BANGKOK (REUTERS) - Suspended Thai prime minister Prayut Chan-o-cha attended a Defence Ministry meeting yesterday - albeit virtual - as a longtime ally begins his first full day as acting premier and Thailand settled in for weeks of uncertainty while a court ponders Mr Prayut’s future.
Mr Prayutat tended the meeting via video teleconference, Thailand’s The Nation newspaper reported.
He was said to be at his residence at the 1st Infantry Regiment’s base in Phya Thai, as the meeting was going on.
Mr Prayut, 68, retained his cabinet position as defence minister after the Constitutional Court on Wednesday suspended him from the top job pending a review of his constitutionally mandated term limit.
The court decided to hear a petition from the main opposition party arguing that Mr Prayut, who first came to power in a coup in 2014 when he was army chief, has reached the eight-year term limit because his time as junta chief should count.
The court suspended Mr Prayut until it delivers a verdict on the petition. It has not given a date.
Mr Prayut has made no public comment on the court's decision and it was not clear if he would speak about the matter on Thursday.
A government spokesperson said on Wednesday Mr Prayut respected the decision and urged the public to do the same, and the government would function as normal.
Deputy Prime Minister Prawit Wongsuwan, 77, also a royalist and ex-army chief with longstanding ties with Prayut, has taken over as interim leader but was not expected to make a public appearance on Thursday.
Mr Prayut ruled as head of a military council after he overthrew the elected government in 2014.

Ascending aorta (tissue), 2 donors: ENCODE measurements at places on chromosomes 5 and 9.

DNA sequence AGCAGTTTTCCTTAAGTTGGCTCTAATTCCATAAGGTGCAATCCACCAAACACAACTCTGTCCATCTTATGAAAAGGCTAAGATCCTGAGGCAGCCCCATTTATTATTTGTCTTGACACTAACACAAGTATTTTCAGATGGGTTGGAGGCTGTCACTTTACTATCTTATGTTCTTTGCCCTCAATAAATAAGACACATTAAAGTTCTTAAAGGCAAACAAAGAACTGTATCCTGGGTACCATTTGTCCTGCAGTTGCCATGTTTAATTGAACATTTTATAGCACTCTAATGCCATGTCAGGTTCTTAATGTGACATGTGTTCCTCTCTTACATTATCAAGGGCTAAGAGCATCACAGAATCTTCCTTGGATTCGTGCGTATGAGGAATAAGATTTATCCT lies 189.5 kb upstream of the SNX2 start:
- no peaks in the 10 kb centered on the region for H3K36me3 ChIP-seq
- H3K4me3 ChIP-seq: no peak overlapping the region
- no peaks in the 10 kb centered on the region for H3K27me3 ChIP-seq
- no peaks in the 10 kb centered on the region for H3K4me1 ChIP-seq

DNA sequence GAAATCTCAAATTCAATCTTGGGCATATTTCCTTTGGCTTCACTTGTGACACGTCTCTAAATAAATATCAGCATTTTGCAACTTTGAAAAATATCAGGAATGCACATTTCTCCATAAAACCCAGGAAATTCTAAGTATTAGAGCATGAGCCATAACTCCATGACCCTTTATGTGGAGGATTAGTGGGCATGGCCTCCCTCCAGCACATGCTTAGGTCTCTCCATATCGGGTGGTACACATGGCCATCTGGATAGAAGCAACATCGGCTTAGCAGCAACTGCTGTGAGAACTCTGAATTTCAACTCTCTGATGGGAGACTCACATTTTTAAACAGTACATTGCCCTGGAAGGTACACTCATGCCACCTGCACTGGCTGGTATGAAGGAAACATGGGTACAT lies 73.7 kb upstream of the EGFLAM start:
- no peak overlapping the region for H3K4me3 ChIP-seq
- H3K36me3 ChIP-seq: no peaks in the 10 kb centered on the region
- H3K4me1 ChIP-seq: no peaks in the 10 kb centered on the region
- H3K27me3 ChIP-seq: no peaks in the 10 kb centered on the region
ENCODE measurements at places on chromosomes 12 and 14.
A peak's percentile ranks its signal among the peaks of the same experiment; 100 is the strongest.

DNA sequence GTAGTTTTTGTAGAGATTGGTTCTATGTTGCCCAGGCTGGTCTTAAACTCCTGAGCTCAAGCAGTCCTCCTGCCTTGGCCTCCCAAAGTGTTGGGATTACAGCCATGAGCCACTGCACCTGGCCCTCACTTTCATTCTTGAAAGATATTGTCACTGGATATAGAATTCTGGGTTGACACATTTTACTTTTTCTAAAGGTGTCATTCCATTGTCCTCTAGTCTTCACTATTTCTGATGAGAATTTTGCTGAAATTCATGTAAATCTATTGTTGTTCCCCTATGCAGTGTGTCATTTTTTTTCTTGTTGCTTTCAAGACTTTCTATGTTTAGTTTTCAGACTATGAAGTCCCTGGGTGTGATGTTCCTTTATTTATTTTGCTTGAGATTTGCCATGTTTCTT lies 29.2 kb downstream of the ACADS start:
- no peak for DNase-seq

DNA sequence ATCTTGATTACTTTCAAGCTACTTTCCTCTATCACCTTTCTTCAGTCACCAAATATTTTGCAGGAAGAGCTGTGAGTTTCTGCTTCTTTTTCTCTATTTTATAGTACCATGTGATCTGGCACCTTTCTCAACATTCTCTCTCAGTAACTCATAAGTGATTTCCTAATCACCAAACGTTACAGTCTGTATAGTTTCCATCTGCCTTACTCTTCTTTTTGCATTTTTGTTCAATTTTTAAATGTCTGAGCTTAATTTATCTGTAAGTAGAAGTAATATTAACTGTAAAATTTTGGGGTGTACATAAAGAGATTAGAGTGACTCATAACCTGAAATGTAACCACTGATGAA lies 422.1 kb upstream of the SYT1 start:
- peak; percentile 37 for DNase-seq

He became a civilian prime minister in 2019 following an election held under a 2017 military-drafted constitution in which an eight-year limit for a prime minister was set.
Thailand's next general election is due by May next year.
'Prayut should resign'
The controversy over Mr Prayut's tenure could revive old rivalries at the root of nearly two decades of intermittent political turmoil, including two coups and violent protests, stemming broadly from opposition to military involvement in politics and demands for greater representation as political awareness grows.
The main opposition Pheu Thai party, which lodged the petition, was the party forced from power in the 2014 coup, when Mr Prayut ousted a government led by Ms Yingluck Shinawatra, the sister of former prime minister and telecoms tycoon Thaksin Shinawatra.
Both Yingluck and Thaksin, who was ousted in a 2006 coup, live abroad in self-exile.
The Pheu Thai leader, Chonlanan Srikaew, called for Mr Prayut to resign.
"For the sake of the country, General Prayut should resign so we can begin the process of selecting a prime minister based on the consitution as fast as possible," Mr Chonlanan said in a post on Facebook.
Mr Prayut's supporters argue that his term started in 2017, when a new constitution took effect, or after the 2019 election, meaning that he should be allowed to stay in power until 2025 or 2027, if he retains backing in parliament.
Even if the court later rules Mr Prayut's term has reached its limit, his ruling coalition has the votes in parliament to choose the next prime minister.
Public reaction to Mr Prayut's suspension was muted but a small group of pro-democracy activists set off fireworks near the prime minister's residence on Wednesday night and tussled with police.
“Prawit has always been with Prayut... there is not a lot of differences between them,” youth activist Patsaravalee Tanakitvibulpon said. “What the regime is doing is swapping the player but the same network remains in power."
Business leaders said the political turmoil may shake investor confidence in Southeast Asia's second-largest economy, the Bangkok Post reported, but added that the business sector remained "upbeat".
"No matter what happens to the premier, the business sector remains upbeat that the Thai economy can manage growth," said Mr Sanan Angubolkul, chairman of the Thai Chamber of Commerce.